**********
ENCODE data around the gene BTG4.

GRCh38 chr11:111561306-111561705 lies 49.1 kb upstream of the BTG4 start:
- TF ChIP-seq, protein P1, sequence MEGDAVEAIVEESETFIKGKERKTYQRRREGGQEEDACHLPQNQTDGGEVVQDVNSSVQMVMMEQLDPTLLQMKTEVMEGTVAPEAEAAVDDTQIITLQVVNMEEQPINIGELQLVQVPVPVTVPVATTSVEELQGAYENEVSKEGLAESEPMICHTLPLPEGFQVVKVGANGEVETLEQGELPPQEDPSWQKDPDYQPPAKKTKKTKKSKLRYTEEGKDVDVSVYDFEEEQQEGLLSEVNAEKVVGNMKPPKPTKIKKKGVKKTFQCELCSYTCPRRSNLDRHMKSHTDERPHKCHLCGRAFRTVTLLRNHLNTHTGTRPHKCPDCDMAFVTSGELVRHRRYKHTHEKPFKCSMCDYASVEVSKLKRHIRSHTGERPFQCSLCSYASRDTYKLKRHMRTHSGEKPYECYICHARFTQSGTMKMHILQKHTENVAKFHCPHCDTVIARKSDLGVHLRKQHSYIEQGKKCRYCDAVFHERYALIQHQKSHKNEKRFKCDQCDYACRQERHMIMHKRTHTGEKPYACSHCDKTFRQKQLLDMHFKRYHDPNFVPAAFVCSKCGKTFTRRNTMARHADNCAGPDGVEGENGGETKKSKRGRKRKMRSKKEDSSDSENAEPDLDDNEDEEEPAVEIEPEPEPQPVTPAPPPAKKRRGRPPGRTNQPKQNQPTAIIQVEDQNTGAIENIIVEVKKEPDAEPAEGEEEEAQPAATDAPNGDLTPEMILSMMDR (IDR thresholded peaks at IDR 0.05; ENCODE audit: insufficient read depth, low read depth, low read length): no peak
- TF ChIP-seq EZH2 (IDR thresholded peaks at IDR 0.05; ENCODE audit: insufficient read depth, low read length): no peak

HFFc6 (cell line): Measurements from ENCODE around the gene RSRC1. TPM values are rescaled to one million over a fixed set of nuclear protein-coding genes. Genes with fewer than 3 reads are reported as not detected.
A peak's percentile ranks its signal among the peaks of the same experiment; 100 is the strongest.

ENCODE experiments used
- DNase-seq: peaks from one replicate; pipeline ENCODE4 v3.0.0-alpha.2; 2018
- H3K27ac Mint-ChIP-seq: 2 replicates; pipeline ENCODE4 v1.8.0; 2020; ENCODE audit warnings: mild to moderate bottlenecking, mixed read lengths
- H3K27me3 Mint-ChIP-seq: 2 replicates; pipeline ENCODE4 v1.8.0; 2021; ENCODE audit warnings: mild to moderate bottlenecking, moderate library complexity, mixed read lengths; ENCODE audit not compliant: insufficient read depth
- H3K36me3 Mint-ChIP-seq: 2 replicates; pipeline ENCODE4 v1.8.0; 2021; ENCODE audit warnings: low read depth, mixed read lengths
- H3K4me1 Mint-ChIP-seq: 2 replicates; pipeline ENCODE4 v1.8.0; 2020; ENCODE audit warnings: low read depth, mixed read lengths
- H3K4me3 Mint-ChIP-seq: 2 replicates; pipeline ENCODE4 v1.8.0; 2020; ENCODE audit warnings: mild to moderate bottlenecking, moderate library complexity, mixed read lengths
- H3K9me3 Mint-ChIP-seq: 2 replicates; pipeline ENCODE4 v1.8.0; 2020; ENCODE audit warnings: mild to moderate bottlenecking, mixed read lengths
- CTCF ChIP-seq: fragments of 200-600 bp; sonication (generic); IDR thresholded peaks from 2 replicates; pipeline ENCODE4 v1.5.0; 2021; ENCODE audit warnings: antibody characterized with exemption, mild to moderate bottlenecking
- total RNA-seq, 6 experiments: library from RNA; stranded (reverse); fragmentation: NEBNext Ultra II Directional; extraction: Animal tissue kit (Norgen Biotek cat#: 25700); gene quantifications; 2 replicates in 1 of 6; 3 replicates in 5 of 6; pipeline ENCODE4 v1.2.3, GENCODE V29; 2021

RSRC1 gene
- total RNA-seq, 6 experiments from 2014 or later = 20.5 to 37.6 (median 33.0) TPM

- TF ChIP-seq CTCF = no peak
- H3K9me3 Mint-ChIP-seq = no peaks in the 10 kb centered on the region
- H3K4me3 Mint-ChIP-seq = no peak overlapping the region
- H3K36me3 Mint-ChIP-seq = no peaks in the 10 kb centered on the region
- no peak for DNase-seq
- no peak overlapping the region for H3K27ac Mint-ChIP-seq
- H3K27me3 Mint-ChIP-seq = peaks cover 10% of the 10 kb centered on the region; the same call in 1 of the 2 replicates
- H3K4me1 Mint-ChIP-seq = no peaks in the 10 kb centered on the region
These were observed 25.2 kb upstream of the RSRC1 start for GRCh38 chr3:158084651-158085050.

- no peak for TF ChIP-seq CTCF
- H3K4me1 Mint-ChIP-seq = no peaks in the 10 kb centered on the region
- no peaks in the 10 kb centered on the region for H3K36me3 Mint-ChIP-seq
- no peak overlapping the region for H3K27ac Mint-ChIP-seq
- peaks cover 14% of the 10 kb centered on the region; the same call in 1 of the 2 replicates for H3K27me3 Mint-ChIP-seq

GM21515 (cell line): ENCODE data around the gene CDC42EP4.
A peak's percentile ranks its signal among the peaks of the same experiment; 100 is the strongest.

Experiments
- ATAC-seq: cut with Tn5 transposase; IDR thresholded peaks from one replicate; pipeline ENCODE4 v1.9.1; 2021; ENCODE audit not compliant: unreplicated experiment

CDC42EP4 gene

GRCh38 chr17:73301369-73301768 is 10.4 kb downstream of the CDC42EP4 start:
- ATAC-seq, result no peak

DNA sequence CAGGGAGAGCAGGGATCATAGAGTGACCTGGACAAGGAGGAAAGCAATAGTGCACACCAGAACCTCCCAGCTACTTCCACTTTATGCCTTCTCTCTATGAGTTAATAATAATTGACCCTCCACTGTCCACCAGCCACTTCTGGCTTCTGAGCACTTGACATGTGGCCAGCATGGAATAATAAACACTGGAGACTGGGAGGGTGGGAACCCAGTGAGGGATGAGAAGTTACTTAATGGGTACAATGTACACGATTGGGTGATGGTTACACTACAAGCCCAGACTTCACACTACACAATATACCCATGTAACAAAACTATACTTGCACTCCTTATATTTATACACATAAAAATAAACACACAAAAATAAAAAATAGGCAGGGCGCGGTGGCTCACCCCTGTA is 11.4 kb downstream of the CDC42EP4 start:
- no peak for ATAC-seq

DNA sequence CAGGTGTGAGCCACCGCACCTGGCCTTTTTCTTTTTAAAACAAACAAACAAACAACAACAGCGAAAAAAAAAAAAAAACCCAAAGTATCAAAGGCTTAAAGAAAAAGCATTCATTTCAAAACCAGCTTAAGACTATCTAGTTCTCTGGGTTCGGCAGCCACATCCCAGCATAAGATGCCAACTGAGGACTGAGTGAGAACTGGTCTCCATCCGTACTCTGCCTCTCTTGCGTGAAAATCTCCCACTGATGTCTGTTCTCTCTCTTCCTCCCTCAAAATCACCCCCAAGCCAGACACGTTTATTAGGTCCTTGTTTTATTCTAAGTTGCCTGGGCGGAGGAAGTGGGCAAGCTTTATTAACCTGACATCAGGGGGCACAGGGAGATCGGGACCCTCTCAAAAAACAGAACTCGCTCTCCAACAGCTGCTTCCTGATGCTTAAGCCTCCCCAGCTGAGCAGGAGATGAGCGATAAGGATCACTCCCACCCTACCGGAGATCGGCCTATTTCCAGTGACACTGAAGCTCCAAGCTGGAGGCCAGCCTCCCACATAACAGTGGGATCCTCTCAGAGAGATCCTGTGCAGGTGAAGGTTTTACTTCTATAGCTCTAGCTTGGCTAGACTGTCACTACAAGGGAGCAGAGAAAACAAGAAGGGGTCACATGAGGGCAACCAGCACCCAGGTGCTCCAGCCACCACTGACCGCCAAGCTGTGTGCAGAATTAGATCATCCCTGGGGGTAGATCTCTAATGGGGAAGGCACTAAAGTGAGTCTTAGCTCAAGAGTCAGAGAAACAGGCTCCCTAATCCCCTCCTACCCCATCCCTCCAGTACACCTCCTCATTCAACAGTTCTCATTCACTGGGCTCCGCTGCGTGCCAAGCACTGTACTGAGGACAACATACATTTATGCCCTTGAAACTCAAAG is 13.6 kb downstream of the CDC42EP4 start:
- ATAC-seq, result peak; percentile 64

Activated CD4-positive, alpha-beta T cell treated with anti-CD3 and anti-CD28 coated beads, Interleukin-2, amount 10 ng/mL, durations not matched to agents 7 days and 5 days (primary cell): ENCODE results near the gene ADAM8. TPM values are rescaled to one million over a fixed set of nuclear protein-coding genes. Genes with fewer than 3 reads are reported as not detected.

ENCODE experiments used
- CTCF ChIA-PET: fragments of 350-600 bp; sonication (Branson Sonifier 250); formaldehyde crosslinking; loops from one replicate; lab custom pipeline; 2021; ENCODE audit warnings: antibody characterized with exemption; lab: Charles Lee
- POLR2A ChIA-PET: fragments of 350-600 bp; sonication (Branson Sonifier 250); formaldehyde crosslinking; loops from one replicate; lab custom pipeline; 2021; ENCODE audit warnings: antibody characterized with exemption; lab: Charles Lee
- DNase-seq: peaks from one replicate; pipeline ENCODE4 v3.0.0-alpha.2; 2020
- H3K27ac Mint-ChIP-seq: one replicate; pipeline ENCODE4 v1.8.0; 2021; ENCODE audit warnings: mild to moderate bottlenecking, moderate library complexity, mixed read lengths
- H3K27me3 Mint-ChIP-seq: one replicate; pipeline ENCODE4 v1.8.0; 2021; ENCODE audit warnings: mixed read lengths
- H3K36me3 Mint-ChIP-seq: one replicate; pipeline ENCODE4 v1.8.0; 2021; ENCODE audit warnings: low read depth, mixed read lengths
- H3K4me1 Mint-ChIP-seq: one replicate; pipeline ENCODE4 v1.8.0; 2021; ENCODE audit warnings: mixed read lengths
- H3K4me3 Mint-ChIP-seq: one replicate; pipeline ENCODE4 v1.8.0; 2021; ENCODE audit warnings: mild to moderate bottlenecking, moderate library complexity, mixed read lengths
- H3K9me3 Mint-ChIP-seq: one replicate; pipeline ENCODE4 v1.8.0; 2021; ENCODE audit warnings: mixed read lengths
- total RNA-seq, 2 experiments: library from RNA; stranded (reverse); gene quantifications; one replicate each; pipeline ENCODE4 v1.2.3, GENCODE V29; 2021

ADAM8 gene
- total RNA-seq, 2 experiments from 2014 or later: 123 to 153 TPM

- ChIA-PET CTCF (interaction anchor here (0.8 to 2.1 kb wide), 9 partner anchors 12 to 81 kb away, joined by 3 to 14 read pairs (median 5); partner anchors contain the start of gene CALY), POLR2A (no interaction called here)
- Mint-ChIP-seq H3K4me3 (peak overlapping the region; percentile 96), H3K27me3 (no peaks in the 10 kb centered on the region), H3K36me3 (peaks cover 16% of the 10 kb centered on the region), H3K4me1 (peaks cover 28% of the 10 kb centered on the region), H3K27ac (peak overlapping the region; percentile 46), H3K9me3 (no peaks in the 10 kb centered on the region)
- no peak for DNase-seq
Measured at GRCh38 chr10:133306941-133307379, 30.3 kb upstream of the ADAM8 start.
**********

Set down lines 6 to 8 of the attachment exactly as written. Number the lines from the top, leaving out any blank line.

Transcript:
A peak's percentile ranks its signal among the peaks of the same experiment; 100 is the strongest.

ENCODE experiments used
- DNase-seq: peaks from one replicate; pipeline ENCODE4 v3.0.0-alpha.2; 2018